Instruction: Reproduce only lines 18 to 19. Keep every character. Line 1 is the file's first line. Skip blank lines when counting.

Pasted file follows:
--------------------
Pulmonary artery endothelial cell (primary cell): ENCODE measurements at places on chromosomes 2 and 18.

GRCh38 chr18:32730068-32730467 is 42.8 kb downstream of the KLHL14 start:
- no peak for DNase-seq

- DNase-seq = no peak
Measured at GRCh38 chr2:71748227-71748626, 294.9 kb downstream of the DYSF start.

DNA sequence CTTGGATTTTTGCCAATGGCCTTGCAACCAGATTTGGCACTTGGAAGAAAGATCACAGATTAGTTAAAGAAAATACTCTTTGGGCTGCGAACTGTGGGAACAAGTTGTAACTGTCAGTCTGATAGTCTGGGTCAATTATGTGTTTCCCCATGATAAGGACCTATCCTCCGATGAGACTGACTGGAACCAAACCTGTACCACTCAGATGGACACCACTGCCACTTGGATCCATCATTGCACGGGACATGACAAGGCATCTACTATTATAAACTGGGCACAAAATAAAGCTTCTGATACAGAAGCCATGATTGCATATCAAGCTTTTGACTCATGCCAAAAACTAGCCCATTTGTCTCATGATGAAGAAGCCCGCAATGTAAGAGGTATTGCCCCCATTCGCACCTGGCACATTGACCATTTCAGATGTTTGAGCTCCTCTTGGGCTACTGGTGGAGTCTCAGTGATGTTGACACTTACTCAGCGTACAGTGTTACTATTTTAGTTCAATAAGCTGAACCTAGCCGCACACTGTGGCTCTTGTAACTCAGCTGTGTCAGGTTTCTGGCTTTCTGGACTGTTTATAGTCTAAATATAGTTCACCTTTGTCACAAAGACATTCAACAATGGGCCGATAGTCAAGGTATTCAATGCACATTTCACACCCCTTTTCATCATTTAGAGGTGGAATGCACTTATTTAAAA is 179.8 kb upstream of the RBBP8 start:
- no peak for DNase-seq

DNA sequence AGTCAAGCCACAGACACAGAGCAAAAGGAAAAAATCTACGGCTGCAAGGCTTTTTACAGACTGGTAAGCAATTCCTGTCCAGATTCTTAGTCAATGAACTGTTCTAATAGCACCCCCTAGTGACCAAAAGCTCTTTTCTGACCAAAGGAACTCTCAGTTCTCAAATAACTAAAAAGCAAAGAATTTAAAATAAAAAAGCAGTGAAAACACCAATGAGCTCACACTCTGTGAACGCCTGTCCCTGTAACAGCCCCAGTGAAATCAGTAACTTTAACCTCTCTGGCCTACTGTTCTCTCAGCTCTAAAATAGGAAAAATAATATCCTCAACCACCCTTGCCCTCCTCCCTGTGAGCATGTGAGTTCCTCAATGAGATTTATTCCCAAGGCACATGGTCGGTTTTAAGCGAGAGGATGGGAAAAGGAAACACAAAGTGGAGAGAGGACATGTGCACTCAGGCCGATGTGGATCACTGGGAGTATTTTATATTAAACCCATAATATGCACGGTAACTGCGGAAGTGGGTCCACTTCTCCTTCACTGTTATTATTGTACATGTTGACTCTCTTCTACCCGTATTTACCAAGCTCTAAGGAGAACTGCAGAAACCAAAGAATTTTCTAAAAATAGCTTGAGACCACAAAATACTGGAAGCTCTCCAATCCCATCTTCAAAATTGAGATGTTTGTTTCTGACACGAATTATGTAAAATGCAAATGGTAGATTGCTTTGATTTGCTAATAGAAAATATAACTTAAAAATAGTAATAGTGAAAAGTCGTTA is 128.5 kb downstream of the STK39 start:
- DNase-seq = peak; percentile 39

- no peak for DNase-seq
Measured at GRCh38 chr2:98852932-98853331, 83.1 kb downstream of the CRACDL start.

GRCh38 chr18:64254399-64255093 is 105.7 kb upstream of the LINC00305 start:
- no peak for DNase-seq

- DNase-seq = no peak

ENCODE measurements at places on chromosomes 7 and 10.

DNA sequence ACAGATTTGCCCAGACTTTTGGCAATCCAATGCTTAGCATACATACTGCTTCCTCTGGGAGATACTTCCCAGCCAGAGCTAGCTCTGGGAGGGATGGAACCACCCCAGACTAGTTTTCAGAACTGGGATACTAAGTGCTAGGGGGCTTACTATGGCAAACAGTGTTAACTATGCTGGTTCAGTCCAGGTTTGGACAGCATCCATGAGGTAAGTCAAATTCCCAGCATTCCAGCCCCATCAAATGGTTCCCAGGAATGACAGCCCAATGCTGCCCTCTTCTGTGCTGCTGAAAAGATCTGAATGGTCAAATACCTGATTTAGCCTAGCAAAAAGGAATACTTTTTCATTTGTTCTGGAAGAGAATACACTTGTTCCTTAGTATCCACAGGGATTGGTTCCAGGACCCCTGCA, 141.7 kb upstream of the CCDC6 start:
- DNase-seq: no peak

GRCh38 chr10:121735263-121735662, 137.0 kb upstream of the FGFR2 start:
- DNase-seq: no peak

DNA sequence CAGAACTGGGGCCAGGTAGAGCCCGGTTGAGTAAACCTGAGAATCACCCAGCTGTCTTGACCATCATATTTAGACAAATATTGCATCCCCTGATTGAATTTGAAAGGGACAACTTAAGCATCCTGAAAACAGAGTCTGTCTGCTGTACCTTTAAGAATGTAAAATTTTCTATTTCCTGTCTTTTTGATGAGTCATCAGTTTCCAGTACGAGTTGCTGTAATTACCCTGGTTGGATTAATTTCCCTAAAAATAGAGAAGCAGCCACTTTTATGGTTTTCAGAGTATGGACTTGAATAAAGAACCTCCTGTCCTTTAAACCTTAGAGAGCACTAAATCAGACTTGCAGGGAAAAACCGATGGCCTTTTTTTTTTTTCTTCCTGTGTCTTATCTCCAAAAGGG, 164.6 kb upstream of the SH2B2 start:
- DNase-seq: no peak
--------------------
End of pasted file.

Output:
GRCh38 chr10:121735263-121735662, 137.0 kb upstream of the FGFR2 start:
- DNase-seq: no peak